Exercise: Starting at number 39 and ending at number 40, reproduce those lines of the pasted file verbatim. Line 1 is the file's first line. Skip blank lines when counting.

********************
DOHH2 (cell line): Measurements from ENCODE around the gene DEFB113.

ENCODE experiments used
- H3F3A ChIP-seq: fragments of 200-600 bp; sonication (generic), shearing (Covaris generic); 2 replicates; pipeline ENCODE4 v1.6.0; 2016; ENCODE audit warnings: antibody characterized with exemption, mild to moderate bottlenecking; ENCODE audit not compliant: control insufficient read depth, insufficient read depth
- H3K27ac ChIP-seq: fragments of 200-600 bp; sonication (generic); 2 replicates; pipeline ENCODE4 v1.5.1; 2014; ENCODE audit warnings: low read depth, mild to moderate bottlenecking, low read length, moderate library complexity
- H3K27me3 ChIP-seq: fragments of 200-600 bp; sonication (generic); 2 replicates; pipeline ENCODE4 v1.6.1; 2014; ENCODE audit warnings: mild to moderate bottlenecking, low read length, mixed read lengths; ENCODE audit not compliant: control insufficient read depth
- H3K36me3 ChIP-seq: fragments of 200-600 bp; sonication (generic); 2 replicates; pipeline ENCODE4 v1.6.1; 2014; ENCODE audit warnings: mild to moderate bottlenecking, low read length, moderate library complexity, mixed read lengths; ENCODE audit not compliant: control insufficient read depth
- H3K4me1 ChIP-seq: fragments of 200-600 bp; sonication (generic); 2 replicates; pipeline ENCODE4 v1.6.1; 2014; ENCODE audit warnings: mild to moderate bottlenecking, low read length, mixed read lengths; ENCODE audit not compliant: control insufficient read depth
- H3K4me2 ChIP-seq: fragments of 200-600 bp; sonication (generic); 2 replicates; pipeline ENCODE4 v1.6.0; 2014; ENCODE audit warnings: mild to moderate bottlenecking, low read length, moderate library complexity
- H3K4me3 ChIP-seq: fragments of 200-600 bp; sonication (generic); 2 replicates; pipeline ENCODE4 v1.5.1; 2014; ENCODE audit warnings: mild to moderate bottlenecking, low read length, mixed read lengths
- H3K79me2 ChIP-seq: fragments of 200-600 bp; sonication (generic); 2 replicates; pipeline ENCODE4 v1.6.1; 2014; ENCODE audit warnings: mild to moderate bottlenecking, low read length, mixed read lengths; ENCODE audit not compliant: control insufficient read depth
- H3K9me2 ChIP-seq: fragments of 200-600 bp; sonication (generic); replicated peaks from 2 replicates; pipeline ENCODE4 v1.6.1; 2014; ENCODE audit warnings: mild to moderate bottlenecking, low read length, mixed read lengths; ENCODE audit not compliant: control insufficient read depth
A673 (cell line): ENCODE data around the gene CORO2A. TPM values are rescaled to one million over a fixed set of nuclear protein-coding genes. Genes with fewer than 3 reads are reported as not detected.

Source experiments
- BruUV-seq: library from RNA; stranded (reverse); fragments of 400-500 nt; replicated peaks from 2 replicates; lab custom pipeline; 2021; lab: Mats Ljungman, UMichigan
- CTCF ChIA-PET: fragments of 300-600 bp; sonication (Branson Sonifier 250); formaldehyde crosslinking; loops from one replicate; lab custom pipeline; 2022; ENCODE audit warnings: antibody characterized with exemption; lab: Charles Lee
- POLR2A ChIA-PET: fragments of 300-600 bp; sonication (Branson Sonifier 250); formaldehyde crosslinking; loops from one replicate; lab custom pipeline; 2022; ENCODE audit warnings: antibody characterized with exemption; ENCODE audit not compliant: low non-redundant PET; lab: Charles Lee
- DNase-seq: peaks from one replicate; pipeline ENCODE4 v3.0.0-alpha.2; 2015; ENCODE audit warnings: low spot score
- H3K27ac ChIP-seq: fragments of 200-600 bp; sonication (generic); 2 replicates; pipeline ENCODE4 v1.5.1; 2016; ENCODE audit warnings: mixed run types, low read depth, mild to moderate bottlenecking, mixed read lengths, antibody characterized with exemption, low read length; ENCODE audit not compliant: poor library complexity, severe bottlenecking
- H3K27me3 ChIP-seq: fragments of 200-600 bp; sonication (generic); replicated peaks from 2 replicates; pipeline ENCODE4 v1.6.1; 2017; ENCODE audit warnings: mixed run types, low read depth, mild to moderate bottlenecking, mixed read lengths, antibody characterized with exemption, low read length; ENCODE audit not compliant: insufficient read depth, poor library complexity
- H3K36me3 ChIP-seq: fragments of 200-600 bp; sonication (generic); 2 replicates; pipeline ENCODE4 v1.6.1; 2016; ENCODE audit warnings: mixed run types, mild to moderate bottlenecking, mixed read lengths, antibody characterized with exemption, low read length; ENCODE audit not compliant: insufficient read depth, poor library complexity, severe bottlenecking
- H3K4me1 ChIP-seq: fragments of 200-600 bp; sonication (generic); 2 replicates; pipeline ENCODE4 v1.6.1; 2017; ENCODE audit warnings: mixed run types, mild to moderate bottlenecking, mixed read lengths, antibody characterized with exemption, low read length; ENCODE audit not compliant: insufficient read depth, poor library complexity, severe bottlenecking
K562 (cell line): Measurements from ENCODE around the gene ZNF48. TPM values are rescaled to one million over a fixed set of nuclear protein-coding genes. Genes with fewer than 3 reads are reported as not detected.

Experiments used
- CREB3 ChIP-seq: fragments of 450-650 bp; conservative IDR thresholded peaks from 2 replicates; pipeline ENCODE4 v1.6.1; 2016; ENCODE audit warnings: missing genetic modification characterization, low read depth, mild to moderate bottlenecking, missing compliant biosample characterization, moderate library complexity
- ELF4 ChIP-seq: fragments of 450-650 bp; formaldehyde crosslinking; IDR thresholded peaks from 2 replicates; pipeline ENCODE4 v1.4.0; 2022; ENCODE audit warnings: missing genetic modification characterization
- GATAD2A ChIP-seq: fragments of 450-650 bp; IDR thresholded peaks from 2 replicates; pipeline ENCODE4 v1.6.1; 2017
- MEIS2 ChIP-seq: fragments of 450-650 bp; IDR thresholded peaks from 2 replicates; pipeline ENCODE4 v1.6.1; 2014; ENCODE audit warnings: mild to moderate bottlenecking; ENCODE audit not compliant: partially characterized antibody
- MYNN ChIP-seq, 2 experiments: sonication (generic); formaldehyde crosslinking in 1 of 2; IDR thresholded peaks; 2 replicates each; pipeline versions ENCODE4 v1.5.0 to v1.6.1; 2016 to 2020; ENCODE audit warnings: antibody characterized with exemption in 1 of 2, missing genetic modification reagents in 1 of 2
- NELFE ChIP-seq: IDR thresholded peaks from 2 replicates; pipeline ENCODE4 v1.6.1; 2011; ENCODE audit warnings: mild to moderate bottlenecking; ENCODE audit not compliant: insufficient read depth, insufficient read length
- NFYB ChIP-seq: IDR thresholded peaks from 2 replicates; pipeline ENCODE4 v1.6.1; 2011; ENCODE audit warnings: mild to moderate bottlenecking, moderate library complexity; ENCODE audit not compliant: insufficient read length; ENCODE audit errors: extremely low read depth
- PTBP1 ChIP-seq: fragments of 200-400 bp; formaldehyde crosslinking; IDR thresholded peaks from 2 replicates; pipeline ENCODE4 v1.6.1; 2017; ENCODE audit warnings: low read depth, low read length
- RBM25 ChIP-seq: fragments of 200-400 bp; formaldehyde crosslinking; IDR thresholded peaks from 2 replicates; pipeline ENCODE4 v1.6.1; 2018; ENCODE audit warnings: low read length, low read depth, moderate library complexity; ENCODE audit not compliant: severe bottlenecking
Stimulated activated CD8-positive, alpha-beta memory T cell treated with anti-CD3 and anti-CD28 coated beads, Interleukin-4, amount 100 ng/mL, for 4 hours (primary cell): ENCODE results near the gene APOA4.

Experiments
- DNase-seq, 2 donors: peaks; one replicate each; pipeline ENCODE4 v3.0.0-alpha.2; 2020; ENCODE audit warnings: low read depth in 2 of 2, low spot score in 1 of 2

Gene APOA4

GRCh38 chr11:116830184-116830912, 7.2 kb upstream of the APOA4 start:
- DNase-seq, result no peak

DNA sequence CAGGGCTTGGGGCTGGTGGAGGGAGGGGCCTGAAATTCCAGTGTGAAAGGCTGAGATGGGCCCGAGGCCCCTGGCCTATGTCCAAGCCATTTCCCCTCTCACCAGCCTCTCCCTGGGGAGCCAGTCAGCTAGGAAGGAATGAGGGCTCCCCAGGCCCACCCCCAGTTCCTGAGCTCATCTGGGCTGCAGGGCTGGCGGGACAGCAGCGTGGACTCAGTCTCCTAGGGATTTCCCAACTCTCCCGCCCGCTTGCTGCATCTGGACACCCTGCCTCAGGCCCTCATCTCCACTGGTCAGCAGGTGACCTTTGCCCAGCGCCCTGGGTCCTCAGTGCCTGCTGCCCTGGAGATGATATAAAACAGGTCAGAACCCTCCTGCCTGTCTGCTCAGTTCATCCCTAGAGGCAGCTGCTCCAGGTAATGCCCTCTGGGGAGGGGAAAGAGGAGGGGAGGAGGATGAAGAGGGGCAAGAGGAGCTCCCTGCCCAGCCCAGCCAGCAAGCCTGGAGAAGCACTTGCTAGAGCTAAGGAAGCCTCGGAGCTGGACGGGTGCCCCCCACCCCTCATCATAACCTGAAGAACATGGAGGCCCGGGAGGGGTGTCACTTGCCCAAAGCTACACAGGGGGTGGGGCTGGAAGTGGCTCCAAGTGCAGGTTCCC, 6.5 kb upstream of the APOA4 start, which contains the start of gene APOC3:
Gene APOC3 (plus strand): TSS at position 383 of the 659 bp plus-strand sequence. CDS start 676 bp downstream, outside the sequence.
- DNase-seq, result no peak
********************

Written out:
DNA sequence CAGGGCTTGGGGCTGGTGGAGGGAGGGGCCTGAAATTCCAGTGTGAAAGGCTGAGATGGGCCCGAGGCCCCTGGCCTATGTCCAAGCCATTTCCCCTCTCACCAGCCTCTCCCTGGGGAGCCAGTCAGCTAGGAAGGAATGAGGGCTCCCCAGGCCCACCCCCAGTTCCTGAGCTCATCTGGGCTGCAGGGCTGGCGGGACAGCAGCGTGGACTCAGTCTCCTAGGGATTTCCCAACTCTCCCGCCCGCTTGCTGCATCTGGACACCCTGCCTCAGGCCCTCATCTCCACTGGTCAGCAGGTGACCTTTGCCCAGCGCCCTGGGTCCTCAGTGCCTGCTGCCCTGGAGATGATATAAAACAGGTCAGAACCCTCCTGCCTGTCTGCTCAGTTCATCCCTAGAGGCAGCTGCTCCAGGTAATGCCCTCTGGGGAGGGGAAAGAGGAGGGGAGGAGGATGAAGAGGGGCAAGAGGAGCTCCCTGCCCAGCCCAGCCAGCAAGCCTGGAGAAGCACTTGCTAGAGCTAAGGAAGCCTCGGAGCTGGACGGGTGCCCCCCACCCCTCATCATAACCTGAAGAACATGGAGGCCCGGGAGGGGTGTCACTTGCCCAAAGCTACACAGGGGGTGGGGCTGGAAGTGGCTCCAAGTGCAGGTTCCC, 6.5 kb upstream of the APOA4 start, which contains the start of gene APOC3:
Gene APOC3 (plus strand): TSS at position 383 of the 659 bp plus-strand sequence. CDS start 676 bp downstream, outside the sequence.